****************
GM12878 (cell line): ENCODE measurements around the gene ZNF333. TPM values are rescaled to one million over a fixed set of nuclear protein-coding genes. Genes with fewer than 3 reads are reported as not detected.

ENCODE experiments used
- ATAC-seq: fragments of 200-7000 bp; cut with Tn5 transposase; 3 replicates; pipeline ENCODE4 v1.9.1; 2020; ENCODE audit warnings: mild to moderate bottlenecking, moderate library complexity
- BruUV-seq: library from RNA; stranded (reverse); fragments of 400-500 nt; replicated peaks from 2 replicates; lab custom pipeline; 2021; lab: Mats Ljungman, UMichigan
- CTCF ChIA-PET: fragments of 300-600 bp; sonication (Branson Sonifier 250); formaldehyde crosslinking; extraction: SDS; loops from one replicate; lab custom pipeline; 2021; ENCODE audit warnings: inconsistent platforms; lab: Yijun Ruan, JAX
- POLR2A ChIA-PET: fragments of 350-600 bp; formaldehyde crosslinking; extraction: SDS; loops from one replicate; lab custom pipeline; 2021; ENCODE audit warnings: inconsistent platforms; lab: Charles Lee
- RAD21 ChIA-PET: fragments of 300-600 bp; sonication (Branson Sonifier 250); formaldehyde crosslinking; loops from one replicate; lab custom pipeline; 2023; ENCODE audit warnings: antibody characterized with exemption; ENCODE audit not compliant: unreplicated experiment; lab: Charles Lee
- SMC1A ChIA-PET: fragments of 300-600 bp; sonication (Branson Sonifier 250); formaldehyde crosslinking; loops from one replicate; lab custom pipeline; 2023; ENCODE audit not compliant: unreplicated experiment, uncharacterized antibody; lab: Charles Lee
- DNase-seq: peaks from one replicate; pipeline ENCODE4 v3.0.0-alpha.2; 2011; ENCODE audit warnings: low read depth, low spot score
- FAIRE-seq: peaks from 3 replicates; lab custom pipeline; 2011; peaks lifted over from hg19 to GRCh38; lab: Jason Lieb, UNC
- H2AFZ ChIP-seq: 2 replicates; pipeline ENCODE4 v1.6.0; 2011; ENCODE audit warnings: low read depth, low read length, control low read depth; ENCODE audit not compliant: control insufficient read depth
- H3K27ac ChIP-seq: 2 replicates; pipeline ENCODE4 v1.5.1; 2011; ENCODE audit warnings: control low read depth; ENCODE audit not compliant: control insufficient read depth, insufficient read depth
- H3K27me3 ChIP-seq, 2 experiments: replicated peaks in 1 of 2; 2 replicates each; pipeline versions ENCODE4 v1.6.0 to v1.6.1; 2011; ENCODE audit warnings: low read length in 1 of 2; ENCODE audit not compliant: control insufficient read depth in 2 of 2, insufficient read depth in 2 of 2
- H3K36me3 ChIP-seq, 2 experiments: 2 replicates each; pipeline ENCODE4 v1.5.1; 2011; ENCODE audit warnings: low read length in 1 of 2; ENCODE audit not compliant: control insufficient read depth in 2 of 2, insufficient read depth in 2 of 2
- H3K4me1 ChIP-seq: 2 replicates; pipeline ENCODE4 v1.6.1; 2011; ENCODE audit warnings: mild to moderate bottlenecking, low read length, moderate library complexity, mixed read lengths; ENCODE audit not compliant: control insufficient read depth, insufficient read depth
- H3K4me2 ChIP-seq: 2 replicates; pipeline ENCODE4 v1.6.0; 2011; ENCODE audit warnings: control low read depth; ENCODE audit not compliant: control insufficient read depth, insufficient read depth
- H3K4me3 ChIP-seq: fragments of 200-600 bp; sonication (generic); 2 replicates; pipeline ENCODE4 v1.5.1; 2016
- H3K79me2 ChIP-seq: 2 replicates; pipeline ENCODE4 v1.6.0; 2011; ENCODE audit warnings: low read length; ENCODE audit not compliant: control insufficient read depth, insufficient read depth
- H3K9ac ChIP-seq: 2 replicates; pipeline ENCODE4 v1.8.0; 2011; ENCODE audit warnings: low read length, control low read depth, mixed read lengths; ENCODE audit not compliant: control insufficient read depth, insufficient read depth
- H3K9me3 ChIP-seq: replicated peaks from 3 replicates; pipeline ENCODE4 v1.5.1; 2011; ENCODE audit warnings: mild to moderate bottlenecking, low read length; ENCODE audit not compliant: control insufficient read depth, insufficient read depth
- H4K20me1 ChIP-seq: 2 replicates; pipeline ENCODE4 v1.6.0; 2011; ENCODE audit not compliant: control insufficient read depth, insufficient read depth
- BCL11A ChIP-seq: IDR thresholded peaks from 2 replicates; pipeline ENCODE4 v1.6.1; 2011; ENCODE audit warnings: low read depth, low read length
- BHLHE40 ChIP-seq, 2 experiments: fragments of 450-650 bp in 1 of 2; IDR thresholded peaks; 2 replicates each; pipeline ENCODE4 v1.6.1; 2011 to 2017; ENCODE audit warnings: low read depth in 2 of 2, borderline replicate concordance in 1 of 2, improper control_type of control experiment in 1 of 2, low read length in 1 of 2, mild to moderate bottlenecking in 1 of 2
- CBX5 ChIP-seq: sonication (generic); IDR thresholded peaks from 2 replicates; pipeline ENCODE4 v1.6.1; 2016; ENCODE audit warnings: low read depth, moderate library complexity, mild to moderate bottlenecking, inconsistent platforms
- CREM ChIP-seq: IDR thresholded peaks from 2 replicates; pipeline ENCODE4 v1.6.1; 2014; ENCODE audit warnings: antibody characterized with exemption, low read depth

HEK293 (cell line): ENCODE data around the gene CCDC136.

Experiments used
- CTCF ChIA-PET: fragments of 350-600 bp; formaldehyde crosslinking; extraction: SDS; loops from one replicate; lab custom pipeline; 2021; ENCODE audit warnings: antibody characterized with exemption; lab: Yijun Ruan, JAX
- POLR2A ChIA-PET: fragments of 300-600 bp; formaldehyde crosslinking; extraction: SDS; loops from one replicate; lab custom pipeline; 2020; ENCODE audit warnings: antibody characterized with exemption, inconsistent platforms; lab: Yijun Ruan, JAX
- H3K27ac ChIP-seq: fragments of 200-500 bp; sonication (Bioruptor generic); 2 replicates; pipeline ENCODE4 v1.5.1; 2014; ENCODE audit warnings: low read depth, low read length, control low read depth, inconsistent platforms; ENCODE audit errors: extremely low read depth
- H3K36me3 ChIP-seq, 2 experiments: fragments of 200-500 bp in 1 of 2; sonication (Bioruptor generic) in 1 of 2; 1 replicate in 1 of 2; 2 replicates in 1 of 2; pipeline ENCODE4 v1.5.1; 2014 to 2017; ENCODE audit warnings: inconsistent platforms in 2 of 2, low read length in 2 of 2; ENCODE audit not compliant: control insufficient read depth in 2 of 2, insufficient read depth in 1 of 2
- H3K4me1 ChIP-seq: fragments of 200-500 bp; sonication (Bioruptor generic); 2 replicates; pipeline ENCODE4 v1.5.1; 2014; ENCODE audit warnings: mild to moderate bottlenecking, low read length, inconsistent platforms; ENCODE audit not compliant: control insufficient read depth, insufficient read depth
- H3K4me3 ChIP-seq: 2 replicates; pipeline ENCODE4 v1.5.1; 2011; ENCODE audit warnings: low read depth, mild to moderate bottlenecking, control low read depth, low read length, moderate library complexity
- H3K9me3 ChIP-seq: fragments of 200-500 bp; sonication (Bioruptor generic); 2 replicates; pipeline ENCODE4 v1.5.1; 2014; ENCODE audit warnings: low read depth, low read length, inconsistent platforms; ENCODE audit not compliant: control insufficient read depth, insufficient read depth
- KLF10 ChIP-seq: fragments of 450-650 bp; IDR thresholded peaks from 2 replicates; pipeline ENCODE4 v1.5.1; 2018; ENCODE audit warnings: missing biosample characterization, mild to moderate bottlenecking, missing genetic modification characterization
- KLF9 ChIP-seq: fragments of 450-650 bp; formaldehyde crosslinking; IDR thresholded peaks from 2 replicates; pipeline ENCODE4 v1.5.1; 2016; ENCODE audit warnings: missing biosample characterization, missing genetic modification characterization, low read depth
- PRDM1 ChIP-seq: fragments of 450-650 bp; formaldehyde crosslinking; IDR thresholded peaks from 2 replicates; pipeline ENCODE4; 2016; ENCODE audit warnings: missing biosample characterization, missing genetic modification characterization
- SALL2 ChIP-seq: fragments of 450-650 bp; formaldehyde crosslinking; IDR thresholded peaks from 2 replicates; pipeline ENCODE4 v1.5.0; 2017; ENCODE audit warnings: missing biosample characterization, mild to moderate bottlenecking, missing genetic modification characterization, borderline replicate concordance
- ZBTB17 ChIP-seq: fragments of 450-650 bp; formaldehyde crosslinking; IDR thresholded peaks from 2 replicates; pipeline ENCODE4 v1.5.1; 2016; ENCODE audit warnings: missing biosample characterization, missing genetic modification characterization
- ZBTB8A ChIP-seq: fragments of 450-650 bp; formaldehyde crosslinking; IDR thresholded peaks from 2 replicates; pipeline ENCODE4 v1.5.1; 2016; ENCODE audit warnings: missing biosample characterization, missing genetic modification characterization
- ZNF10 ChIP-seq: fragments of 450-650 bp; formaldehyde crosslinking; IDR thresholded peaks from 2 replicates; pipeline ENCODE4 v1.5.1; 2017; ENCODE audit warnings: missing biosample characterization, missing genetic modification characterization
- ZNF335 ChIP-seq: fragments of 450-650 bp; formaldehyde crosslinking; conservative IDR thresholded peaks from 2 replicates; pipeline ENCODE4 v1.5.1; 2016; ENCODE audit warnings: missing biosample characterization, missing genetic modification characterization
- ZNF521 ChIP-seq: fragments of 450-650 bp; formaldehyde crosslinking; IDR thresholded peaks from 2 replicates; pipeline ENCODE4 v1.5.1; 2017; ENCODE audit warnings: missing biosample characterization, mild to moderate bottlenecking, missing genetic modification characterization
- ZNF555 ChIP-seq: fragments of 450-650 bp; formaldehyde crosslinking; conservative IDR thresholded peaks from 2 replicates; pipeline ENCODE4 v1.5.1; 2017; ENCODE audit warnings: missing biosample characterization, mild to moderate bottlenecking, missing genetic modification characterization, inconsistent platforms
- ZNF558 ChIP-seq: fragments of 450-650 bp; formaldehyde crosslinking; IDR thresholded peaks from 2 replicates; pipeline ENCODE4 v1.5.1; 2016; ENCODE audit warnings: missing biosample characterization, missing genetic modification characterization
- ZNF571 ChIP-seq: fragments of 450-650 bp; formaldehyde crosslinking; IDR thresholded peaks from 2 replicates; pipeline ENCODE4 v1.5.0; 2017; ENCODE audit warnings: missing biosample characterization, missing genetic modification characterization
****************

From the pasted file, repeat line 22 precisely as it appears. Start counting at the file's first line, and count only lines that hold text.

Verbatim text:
- BCL11A ChIP-seq: IDR thresholded peaks from 2 replicates; pipeline ENCODE4 v1.6.1; 2011; ENCODE audit warnings: low read depth, low read length